A. Medically documented persistence, either continuous or intermittent, of one or more of the following:
1. Delusions or hallucinations; or
2. Catatonic or other grossly disorganized behavior; or
3. Incoherence, loosening of associations, illogical thinking, or poverty of content of speech if associated with one of the following:
a. Blunt affect; or
b. Flat affect; or
c. Inappropriate affect; or
4. Emotional withdrawal and/or isolation;
B. Resulting in at least two of the following:
1. Marked restriction of activities of daily living; or
2. Marked difficulties in maintaining social functioning; or
3. Marked difficulties in maintaining concentration, persistence, or pace; or
4. Repeated episodes of decompensation, each of extended duration;
C. Medically documented history of a chronic schizophrenic, paranoid, or other psychotic disorder of at least 2 years' duration that has caused more than a minimal limitation of ability to do basic work activities, with symptoms or signs currently attenuated by medication or psychosocial support, and one of the following:
1. Repeated episodes of decompensation, each of extended duration; or
2. A residual disease process that has resulted in such marginal adjustment that even a minimal increase in mental demands or change in the environment would be predicted to cause the individual to decompensate; or
3. Current history of 1 or more years' inability to function outside a highly supportive living arrangement, with an indication of continued need for such an arrangement.
About the condition Schizophrenia
Schizophrenia is a severe brain disorder that affects about 1 percent of Americans. It is a complicated disorder that is commonly treated by antipsychotic drugs, which can alleviate symptoms in some patients, but not cure the disease. While the medical community has known about schizophrenia for a long time, no known cause has been found. Fortunately, new studies may hold the key.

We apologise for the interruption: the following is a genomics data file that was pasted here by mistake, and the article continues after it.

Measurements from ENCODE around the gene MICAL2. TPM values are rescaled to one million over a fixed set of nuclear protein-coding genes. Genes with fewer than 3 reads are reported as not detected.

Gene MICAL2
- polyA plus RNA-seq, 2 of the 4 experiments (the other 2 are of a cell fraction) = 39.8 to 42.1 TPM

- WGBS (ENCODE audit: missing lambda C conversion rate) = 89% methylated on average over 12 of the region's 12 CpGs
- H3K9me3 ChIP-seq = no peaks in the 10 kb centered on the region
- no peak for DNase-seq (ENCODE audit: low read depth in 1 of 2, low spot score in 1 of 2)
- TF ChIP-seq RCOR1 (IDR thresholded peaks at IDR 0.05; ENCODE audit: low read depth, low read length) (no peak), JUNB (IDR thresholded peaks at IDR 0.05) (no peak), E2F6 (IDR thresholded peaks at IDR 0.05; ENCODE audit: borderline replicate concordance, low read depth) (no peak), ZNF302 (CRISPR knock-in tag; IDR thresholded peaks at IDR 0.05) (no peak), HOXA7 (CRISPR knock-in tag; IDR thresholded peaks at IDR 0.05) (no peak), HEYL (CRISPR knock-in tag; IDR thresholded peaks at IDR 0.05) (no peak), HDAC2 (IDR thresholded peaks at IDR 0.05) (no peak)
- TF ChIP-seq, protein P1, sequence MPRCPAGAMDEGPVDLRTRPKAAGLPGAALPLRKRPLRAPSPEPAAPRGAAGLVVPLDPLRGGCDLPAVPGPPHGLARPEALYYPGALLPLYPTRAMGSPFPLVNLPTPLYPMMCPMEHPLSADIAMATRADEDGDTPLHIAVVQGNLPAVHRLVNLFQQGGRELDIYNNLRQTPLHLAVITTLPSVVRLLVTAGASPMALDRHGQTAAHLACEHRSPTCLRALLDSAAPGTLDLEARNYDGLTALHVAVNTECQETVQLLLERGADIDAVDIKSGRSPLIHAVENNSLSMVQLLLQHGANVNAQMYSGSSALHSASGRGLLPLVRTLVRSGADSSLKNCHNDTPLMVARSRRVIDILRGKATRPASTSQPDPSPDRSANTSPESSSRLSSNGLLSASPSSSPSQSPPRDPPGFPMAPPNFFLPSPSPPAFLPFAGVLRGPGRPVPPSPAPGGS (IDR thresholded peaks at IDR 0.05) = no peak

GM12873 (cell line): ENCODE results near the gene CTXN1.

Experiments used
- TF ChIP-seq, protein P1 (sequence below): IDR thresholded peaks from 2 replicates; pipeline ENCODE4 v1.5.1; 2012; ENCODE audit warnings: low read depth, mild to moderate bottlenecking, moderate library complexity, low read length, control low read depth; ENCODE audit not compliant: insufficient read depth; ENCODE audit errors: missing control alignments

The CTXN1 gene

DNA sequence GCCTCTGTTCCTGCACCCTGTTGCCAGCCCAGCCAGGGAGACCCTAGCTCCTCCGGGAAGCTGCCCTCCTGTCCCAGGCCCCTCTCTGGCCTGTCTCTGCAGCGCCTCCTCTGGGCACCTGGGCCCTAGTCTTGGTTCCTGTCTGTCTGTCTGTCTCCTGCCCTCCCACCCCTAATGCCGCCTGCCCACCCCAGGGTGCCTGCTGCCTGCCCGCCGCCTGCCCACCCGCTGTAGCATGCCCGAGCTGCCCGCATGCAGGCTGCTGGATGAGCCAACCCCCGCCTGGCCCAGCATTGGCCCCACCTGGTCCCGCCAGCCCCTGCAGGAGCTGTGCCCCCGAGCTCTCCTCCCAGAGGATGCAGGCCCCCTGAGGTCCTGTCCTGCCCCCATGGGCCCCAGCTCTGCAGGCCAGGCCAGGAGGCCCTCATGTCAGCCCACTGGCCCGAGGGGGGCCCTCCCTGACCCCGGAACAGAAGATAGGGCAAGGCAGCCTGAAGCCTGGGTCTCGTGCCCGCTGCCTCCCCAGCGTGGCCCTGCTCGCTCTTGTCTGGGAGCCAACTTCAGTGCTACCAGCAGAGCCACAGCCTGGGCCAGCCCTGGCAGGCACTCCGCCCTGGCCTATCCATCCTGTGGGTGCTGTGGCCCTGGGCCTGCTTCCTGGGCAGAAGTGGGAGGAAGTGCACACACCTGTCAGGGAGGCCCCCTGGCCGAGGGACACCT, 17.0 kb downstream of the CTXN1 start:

Scientists from the studies believe the mental illness may be caused by mutations in various genes that interrupt biological pathways essential to normal brain development. This frees up the idea they are searching for one key gene that is responsible for schizophrenia. Now, they are considering the fact that there might be many different DNA deletions and duplications that disrupt genes linked to pathways crucial to brain development.
One team looked at a group of schizophrenics who developed the disease as children, finding genetic interruptions or glitches in 20 percent, while another study looked at DNA from 268 healthy people and 150 schizophrenics and found that 15 percent of the schizophrenics had these glitches, while only 5 percent of the healthy subjects showed a presence of disruptions. The second study was done by researchers at the University of Washington and Cold Spring Harbor Laboratory in Cold Spring Harbor, New York.
Finding the genes responsible for these glitches in brain development may inspire new drugs to treat schizophrenia and other neuro-developmental brain disorders. More studies are ongoing.
About the Author: Tim Moore is a former Social Security Disability Examiner in North Carolina, has been interviewed by the NY Times and the LA Times on the disability system, and is an Accredited Disability Representative (ADR) in North Carolina. For assistance on a disability application or Appeal in NC, click here.